South Korean rocket launch delayed

  • Published
KSLV-1 rocket
Image caption,
The rocket is in place on the southern tip of the Korean peninsula

South Korea has delayed the launch of a rocket to put a satellite into space because of fire safety problems, officials say.

Controllers had planned to launch the Korea Space Launch Vehicle 1 (KSLV-1) between 1630 and 1840 (0730-0940GMT) from the Naro Space Centre in Goheung.

But the operation was postponed shortly before the scheduled blast-off.

This is South Korea's second attempt to put a satellite in space, after a launch in August 2009 failed.

It will up the ante in what some observers have described as an "Asian space race".

China, India and Japan have developed a launch capability; China has also sent three manned missions into space.

Checks needed

The delay was due to problems with the rocket's fire extinguisher system, Yonhap news agency reported, citing officials.

A spokesman for the Ministry of Education, Science and Technology said engineers needed to check the problem "in detail", the agency said.

It is not clear when the launch will take place, but the spokesman said the countdown was unlikely to resume on Wednesday.

When it does go ahead, the part-Russian, part South Korean rocket will launch a 91kg (200lb) test satellite called the Science and Technology Satellite 2B (STSAT 2B).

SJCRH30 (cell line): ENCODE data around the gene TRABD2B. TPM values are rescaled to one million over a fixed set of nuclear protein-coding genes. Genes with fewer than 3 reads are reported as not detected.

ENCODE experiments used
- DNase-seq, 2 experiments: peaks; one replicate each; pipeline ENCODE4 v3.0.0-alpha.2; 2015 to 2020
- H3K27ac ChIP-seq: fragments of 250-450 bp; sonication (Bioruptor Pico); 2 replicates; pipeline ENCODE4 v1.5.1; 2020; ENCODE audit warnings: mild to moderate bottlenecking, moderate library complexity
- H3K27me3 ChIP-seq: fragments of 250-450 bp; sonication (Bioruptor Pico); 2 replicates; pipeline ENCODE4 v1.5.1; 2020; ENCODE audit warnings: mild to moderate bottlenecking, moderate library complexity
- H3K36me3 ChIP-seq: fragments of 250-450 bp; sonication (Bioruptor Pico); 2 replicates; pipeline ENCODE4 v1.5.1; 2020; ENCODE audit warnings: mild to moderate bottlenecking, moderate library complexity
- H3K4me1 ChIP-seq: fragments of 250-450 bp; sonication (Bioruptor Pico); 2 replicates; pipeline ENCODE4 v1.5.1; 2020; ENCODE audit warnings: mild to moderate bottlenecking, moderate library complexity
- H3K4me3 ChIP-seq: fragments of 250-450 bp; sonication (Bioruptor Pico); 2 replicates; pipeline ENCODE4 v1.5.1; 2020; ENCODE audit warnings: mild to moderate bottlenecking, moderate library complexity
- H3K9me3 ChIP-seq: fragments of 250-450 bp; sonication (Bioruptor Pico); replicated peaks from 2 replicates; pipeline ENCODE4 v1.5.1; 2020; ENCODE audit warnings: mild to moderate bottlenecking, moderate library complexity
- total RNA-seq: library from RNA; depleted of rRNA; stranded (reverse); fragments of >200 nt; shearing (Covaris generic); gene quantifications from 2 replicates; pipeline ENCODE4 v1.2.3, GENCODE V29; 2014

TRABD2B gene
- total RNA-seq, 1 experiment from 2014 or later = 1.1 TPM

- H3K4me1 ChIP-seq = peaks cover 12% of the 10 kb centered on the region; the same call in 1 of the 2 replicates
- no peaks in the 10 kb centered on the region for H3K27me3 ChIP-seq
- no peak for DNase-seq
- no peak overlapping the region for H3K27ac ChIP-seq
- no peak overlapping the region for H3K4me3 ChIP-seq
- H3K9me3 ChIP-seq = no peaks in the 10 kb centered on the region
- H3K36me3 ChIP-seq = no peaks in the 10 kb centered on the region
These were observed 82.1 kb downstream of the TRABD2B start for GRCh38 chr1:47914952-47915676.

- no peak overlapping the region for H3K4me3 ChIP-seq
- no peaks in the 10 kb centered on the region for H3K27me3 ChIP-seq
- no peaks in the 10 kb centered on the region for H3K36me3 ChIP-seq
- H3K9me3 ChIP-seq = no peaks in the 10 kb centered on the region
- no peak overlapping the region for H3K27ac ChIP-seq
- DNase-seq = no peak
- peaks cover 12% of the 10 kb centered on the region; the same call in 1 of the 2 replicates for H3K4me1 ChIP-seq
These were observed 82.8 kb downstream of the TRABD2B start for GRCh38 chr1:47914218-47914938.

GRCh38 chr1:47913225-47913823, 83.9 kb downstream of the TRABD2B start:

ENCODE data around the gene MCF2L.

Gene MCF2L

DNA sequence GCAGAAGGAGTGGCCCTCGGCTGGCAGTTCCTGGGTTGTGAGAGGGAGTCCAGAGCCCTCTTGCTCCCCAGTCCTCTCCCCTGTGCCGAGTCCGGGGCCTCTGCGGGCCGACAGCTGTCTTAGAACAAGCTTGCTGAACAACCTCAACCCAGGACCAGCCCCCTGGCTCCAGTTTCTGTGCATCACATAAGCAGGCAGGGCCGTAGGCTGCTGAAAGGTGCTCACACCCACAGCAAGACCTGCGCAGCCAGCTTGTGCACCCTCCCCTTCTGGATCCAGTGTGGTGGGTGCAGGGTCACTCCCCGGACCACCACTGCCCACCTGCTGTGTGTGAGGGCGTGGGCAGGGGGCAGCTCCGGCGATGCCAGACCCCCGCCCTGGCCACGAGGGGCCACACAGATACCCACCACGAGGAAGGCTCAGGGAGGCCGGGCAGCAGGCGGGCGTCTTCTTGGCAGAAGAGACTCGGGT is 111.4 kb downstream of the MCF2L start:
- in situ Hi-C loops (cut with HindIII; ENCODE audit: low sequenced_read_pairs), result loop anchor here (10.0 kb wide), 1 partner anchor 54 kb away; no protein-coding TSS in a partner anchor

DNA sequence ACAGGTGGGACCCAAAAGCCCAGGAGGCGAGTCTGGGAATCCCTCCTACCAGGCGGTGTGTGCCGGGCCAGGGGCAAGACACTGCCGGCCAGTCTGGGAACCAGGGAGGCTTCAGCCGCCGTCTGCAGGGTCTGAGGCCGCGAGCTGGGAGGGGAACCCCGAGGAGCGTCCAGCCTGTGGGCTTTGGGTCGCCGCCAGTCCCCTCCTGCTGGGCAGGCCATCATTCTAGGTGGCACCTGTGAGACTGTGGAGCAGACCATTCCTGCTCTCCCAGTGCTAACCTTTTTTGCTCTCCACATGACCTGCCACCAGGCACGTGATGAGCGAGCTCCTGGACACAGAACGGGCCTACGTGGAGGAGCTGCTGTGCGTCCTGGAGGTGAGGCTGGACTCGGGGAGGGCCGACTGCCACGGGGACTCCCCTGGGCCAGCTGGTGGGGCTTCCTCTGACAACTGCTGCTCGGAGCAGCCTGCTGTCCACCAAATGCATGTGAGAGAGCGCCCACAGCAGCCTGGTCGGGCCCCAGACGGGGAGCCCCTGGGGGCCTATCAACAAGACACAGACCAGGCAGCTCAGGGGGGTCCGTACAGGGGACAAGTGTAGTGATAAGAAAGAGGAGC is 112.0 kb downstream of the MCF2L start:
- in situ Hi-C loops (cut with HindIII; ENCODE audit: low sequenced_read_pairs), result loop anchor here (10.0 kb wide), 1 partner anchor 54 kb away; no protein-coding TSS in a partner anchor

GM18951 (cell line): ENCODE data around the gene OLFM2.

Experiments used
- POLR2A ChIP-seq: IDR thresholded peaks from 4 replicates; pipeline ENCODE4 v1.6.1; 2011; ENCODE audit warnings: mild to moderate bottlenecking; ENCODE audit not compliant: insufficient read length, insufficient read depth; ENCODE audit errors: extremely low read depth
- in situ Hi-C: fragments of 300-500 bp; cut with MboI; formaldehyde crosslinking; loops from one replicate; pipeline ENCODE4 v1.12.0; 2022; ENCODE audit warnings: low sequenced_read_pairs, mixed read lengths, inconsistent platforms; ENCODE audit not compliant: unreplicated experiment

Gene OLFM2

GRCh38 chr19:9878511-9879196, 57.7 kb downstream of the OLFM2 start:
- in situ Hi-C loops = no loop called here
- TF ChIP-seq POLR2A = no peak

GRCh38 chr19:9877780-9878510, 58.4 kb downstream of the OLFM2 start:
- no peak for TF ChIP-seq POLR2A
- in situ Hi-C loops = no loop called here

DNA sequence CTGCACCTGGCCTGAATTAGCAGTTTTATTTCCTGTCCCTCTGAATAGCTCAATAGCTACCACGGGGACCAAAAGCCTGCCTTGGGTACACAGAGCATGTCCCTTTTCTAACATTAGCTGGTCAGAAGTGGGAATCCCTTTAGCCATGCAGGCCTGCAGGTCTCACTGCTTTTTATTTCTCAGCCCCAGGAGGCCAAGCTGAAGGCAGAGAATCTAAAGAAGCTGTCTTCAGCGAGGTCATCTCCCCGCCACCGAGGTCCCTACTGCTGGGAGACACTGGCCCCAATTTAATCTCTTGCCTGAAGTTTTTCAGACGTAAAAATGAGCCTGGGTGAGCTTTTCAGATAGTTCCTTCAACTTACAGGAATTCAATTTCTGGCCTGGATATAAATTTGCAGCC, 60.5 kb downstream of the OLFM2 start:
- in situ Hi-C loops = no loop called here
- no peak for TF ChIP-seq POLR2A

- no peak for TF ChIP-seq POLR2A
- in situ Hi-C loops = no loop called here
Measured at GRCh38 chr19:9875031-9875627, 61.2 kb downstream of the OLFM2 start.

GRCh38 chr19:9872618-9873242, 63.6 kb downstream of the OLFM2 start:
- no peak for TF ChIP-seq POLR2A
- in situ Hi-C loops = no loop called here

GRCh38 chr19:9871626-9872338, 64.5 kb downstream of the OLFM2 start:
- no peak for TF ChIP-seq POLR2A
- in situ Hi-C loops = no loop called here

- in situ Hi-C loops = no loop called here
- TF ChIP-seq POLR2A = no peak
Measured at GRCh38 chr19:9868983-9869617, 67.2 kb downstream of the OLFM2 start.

The rocket stands 33m (108ft) tall and will be launched from the country's new spaceport on the southern tip of the Korean peninsula.

South Korea's first launch of the two-stage KSLV-1, in August last year, failed to place its satellite payload into the proper orbit.

Four months previously, an attempted space launch by North Korea was deemed to have failed when the US reported that both rocket stages had fallen into the Pacific Ocean.

The North's launch was seen as a cover for a long-range missile test, but all of South Korea's immediate neighbours accept that its attempt is part of a peaceful civilian programme.

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